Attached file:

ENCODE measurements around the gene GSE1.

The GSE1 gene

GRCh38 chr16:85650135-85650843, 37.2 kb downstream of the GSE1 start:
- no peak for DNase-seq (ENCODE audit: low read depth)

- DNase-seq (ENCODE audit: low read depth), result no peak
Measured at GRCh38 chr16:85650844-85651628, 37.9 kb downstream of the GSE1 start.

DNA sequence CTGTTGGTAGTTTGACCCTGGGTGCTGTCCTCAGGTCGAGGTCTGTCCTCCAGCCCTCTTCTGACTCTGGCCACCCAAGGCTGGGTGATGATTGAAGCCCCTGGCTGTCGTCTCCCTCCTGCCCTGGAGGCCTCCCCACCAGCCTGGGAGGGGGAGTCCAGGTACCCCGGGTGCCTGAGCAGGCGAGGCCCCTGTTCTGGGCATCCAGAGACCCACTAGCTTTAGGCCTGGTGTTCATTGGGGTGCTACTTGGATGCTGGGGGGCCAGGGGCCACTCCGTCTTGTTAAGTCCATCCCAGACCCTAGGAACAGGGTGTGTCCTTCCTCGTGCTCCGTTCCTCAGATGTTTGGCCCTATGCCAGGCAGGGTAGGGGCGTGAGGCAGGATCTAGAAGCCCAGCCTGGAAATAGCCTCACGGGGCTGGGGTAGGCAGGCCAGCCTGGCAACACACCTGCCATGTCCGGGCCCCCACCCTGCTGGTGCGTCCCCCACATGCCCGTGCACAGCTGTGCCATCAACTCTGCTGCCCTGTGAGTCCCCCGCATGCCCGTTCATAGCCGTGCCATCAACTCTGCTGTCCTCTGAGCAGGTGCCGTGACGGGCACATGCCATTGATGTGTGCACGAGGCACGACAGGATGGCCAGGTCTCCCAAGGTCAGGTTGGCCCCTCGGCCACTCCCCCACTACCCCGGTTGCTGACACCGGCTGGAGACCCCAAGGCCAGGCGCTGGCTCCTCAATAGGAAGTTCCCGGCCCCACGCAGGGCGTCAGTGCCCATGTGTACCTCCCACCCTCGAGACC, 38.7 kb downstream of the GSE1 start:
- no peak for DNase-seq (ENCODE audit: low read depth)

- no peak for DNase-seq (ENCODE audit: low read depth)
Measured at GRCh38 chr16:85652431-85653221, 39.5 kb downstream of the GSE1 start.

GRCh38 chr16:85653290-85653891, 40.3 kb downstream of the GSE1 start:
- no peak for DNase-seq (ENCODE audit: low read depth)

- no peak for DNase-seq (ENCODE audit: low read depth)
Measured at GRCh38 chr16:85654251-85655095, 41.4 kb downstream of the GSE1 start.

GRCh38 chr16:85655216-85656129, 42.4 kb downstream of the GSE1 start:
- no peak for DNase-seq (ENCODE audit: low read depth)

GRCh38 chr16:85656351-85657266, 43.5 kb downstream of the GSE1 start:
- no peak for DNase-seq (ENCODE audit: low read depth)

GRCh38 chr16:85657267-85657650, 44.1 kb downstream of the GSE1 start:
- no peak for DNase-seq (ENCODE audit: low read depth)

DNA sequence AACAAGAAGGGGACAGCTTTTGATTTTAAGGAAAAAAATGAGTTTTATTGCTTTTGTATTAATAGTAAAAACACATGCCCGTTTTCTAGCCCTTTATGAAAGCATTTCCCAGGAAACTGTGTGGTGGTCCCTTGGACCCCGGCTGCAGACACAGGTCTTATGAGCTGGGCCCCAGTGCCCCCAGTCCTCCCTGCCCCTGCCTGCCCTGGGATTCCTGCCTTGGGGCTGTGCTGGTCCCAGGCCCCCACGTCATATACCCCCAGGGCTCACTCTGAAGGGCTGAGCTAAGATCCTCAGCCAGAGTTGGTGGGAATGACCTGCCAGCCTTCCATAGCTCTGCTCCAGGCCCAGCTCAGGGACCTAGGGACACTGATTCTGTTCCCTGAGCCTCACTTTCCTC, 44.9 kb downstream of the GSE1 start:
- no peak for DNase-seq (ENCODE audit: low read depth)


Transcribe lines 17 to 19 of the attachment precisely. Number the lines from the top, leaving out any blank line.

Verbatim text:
GRCh38 chr16:85656351-85657266, 43.5 kb downstream of the GSE1 start:
- no peak for DNase-seq (ENCODE audit: low read depth)

GRCh38 chr16:85657267-85657650, 44.1 kb downstream of the GSE1 start: